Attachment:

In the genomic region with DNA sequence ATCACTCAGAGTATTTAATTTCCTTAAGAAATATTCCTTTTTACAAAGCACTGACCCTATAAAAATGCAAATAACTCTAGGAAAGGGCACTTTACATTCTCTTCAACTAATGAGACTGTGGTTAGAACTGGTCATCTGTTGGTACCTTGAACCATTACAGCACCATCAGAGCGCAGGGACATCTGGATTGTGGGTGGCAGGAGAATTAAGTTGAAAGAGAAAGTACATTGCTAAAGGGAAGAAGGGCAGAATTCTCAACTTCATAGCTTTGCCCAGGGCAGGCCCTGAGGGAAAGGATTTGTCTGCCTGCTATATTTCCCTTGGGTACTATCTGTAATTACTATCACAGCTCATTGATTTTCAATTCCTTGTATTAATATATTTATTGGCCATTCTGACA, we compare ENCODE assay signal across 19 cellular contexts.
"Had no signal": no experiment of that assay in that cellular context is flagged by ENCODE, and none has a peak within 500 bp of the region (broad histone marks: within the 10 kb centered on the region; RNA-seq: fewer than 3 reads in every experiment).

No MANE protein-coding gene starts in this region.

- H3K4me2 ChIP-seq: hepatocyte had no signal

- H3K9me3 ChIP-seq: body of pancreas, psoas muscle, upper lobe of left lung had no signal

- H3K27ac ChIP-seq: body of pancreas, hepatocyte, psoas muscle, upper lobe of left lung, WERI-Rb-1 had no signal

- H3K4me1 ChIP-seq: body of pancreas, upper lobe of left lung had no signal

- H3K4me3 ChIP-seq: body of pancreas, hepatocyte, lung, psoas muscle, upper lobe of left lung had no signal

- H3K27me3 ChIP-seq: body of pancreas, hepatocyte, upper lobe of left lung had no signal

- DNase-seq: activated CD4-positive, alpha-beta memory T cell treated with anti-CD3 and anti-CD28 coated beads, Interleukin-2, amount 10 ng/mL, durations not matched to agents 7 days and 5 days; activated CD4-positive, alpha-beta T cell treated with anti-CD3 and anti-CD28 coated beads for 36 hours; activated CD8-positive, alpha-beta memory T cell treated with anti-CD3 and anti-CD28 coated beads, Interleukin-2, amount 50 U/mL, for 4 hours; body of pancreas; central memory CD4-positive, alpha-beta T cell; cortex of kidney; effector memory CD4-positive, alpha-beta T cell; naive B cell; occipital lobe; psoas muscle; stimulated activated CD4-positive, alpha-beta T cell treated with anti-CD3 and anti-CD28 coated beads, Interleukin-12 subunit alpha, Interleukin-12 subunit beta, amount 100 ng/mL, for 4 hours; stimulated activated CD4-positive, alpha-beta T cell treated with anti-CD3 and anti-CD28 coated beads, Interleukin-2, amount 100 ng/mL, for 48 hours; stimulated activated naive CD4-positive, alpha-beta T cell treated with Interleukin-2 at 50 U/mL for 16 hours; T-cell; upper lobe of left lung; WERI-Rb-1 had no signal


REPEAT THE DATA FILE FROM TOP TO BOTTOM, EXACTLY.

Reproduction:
In the genomic region with DNA sequence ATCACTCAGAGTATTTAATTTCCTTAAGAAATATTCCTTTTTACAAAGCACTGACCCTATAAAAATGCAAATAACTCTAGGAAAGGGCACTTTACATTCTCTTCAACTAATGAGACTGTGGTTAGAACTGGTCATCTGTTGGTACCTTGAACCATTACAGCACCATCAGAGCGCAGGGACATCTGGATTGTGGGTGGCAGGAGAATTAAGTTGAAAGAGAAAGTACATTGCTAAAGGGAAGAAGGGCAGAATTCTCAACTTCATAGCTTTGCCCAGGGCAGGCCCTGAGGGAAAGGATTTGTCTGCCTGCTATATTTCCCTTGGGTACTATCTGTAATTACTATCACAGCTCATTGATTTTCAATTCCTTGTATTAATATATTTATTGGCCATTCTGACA, we compare ENCODE assay signal across 19 cellular contexts.
"Had no signal": no experiment of that assay in that cellular context is flagged by ENCODE, and none has a peak within 500 bp of the region (broad histone marks: within the 10 kb centered on the region; RNA-seq: fewer than 3 reads in every experiment).

No MANE protein-coding gene starts in this region.

- H3K4me2 ChIP-seq: hepatocyte had no signal

- H3K9me3 ChIP-seq: body of pancreas, psoas muscle, upper lobe of left lung had no signal

- H3K27ac ChIP-seq: body of pancreas, hepatocyte, psoas muscle, upper lobe of left lung, WERI-Rb-1 had no signal

- H3K4me1 ChIP-seq: body of pancreas, upper lobe of left lung had no signal

- H3K4me3 ChIP-seq: body of pancreas, hepatocyte, lung, psoas muscle, upper lobe of left lung had no signal

- H3K27me3 ChIP-seq: body of pancreas, hepatocyte, upper lobe of left lung had no signal

- DNase-seq: activated CD4-positive, alpha-beta memory T cell treated with anti-CD3 and anti-CD28 coated beads, Interleukin-2, amount 10 ng/mL, durations not matched to agents 7 days and 5 days; activated CD4-positive, alpha-beta T cell treated with anti-CD3 and anti-CD28 coated beads for 36 hours; activated CD8-positive, alpha-beta memory T cell treated with anti-CD3 and anti-CD28 coated beads, Interleukin-2, amount 50 U/mL, for 4 hours; body of pancreas; central memory CD4-positive, alpha-beta T cell; cortex of kidney; effector memory CD4-positive, alpha-beta T cell; naive B cell; occipital lobe; psoas muscle; stimulated activated CD4-positive, alpha-beta T cell treated with anti-CD3 and anti-CD28 coated beads, Interleukin-12 subunit alpha, Interleukin-12 subunit beta, amount 100 ng/mL, for 4 hours; stimulated activated CD4-positive, alpha-beta T cell treated with anti-CD3 and anti-CD28 coated beads, Interleukin-2, amount 100 ng/mL, for 48 hours; stimulated activated naive CD4-positive, alpha-beta T cell treated with Interleukin-2 at 50 U/mL for 16 hours; T-cell; upper lobe of left lung; WERI-Rb-1 had no signal